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Opinions of Tuesday, 10 November 2009

Columnist: Adu-Gyamfi, Kwaku

How Safe Are Our Banks And Their Customers?

The Security Officers At The Banks’ Entrances: Who Are They Protecting?

WHAT DO YOU THINK OF A PUBLIC SAFETY SECURITY SYSTEM which offers no protection for the people it is supposedly designed to protect? What about the one that makes the enforcer vulnerable and a target of armed robbers’ vengeance?

If you do not see anything wrong with this kind of porous security system then do not read further. This very dangerous system of security management is what we have in Ghana for protecting our banks, customers and bank employees. I see this old- aged security system at various banks as very perilous, porous and ineffective.

With the oil boom in the horizon sooner than later all sorts of criminal elements---both homegrown and from our neighboring countries--- will exploit the seemingly poor and porous security system in the banking industry. I’m talking about bank robbery in particular.

When a nation’s economy improves, other social ills skyrocket. When there is scrambling for wealth, there is the corresponding pressure for the Have-nots to find a way to settle economic scores by attacking the Haves. To a large extent, the have-nots see the haves as persons who have denied them of what was due them.

Anytime I transact with banks in Ghana, I watch with bewilderment the level of vulnerability of the employees, the customers of the banks, the “pale” private security guy and even the assigned Police officer of the banks.

The porosity in the security set-up is so ridiculously imperiled that it makes me wonder whose idea it was—especially in these dangerous times. Apparently, the security arrangement was designed to stop any armed robber or any “intruder” from entering the banks with intent to rob the banks or rob individuals at the precinct of the banks. But, you don’t have to be a rocket scientist to figure out the limitations and failure of such security detail at the banks.

Anyone with a little bit of psychological sophistication, common sense and intuition can spot the flaws in the current security set-up. Imagine, an armed man decides to rob a rural bank at Dadowaso. Upon his investigation he will find out that there is always one police officer sitting inside a booth in front of the bank with a (loaded) raffle on his lap. Sometimes this officer is either reading a newspaper or dozes off. So on the day of the robber’s operation his first target will be to take out the police officer with one shot then the employees and the customers of the bank will become easy prey. The Police dairies have cases of this nature in the past where some of its officers were gunned down in like manner. But I am surprised they have not varied their tactics ever since.

Apart from some few bank premises most banks are sited in rented private properties that were not originally built to serve as banks. They were built with no consideration for overt security response.

So you think I’m teaching the criminals how to rob a bank? I don’t think so!! I’m just appraising the current security management at our banks and the urgent need for the Police and the Bank Managements to wake up before worse things befall all of us. The security systems are outdated for the challenges that exist today. The weakness will surface clearly when, not if, one of the banks becomes the victim of armed robbery, just like it has unfortunately happened to some of our Parliamentarians at their homes recently.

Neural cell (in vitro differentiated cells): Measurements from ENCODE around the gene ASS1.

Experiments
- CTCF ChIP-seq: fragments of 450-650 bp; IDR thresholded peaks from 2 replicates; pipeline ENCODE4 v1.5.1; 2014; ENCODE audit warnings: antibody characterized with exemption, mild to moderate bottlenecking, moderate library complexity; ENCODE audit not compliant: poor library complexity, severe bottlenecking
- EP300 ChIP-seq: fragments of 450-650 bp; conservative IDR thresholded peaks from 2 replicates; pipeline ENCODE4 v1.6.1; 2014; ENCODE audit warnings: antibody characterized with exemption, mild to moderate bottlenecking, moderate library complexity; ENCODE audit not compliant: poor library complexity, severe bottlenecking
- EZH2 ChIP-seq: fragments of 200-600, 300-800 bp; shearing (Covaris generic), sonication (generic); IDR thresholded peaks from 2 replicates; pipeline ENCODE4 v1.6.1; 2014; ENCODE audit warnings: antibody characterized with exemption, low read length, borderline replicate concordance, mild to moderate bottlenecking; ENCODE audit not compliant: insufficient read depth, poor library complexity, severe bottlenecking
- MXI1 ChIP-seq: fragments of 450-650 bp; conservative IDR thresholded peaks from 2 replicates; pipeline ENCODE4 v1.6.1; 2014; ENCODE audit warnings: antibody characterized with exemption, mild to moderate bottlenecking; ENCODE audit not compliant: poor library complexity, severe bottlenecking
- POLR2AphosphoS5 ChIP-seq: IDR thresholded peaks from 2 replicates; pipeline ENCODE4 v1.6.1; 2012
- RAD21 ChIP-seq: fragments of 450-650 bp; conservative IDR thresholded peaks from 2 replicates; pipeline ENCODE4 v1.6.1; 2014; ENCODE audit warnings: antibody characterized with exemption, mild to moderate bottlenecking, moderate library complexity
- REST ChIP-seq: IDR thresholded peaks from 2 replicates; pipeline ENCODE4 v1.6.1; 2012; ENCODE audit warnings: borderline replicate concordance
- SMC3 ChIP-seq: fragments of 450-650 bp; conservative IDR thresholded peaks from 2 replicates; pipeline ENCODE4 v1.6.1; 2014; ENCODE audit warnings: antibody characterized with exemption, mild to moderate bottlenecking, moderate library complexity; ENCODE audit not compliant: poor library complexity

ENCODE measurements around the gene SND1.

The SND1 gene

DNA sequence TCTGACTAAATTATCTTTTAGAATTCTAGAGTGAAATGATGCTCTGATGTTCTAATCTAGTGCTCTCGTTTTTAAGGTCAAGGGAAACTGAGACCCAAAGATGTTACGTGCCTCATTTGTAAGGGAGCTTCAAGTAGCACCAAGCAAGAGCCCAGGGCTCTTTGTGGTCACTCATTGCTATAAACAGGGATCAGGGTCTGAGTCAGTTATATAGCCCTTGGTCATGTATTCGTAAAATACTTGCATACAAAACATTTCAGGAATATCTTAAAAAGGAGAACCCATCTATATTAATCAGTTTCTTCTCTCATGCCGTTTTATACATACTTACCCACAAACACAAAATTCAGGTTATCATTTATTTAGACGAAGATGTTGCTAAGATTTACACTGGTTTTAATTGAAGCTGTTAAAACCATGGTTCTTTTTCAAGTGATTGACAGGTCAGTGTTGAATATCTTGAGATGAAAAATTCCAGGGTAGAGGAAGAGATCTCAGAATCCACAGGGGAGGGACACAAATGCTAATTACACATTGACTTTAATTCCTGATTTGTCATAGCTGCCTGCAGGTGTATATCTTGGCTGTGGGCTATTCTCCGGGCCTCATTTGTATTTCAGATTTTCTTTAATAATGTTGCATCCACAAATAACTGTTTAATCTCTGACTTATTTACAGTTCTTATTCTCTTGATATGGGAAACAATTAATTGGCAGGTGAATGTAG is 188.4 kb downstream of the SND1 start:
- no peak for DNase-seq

Unfortunately, many people will read this piece with bifocals and blinders on, hastily tuning out anything that doesn’t seem directly and specifically relevant to their immediate concerns, families, businesses, lives and friends as they see it at this moment.

That is a big mistake if you have gone through this piece quickly, saying, “that doesn’t apply to me, and “that certainly isn’t my problem because I hardly use a bank”. My purpose here is to sound the alarm and help to prepare your mind for an impending security lax which has an unavoidable potential to be deadly.

I doubt if any action would be taken to ratify this perilous and porous security set-up which has been institutionalized for years. The system is being operated with the false notion or mentality that, “if it ain’t broke don’t fix it”. But, how long can we rely on an archaic, lousy and lax Public security system that supposedly protects the customers and bank employees?

It’s important for the financial institutions, the Police and the security companies to realize how rampant and sophisticated robbery has become in Ghana since the days when security objectives were mere deterrent to prevent riots between the customers and the banks’ employees, and put fear into the minds of the intruders. There is an urgent need to step up the security systems before we wake up one morning to a preventable chaos.

SUGGESTIONS: I have plenty of suggestions and solutions to offer the banks and the Security companies, but as a Public Safety practitioner, I am uncomfortable to advertise them here because the criminal elements are likely to use them quicker than the law enforcement agencies and the bank managements. Mindful of the fact that they are on the net 24/7 and they read and monitor what is put out here constantly.

Admittedly I don’t expect anyone to do anything about this subject because Ghanaians (including the banks’ managements and the government’s officials) are more reactive than proactive. So we’re going to sit and wait and hope that nothing happens to our banks’ employees, their customers and security guards.

However, it’s my hope that the management of the banks and the Police will look into it when they have time.

*Kwaku Adu-Gyamfi (The voice of Reason)